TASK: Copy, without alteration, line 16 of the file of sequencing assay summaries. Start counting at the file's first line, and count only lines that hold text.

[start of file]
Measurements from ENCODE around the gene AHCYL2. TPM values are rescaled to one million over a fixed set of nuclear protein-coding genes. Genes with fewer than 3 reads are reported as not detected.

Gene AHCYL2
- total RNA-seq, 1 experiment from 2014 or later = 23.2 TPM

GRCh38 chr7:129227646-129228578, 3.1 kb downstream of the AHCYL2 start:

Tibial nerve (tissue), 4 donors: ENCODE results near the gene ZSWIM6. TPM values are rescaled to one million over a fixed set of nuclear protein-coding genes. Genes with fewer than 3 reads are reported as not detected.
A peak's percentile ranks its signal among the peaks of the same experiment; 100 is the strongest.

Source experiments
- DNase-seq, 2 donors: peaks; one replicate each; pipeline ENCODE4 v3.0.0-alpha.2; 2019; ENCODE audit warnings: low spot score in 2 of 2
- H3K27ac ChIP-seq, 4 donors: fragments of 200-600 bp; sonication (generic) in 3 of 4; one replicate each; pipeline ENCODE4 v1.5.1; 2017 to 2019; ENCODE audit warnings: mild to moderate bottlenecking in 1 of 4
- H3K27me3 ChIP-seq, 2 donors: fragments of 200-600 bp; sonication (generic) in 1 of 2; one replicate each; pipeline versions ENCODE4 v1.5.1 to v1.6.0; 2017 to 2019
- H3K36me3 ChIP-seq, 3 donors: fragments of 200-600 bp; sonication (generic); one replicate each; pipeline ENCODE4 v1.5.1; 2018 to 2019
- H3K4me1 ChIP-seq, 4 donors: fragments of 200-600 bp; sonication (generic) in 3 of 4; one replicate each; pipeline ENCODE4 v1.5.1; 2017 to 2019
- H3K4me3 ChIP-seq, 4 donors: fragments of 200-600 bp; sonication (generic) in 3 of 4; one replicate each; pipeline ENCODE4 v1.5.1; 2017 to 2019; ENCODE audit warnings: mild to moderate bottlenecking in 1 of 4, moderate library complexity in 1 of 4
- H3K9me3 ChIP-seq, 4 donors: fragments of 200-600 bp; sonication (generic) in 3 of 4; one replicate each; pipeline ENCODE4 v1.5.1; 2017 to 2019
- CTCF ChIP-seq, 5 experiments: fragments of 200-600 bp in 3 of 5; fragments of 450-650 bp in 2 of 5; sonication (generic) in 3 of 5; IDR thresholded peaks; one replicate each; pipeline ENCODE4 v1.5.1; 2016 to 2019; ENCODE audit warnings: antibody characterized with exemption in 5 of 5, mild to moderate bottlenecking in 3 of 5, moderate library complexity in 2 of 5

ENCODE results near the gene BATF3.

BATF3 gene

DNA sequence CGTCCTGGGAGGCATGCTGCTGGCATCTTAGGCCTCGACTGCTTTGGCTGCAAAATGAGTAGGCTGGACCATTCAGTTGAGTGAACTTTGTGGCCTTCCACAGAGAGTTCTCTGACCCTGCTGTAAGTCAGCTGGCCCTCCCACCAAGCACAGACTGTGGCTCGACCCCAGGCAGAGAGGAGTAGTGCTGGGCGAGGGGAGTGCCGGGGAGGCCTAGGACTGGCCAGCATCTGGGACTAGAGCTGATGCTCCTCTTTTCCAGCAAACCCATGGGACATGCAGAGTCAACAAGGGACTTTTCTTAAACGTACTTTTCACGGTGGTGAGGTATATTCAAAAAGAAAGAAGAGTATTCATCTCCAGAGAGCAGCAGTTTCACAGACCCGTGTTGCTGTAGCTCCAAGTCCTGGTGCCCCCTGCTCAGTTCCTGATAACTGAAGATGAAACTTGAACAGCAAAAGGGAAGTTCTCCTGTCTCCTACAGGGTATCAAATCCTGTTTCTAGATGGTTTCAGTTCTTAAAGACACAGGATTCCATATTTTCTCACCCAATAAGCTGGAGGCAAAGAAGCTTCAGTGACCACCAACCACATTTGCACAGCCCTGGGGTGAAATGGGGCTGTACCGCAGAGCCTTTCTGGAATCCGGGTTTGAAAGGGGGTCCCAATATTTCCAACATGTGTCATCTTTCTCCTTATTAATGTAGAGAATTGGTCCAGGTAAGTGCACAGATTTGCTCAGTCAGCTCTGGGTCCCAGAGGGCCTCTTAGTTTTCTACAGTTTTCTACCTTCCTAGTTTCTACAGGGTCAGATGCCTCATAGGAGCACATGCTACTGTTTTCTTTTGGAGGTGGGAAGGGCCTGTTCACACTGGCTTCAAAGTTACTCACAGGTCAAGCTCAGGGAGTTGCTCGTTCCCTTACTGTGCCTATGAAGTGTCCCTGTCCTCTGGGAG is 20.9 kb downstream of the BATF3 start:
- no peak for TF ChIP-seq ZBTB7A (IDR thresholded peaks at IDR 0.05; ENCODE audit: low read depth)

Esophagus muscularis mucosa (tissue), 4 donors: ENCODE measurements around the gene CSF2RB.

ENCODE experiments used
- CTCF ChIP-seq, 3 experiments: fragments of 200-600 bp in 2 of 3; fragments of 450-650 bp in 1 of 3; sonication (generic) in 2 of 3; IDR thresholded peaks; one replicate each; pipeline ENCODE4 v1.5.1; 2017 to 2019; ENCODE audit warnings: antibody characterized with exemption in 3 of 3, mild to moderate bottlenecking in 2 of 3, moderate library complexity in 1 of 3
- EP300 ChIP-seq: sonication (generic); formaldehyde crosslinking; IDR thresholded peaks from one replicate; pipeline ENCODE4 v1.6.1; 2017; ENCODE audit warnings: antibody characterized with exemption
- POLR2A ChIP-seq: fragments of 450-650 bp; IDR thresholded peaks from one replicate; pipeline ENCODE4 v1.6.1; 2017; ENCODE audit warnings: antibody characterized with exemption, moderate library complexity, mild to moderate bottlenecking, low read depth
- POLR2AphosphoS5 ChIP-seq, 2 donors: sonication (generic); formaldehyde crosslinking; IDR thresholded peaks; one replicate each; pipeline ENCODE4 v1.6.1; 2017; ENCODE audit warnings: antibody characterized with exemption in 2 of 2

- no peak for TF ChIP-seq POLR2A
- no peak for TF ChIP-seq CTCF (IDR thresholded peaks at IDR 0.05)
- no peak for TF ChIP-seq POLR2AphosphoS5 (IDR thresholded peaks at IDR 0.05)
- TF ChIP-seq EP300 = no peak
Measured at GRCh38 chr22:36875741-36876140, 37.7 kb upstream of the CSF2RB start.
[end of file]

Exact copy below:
ENCODE results near the gene BATF3.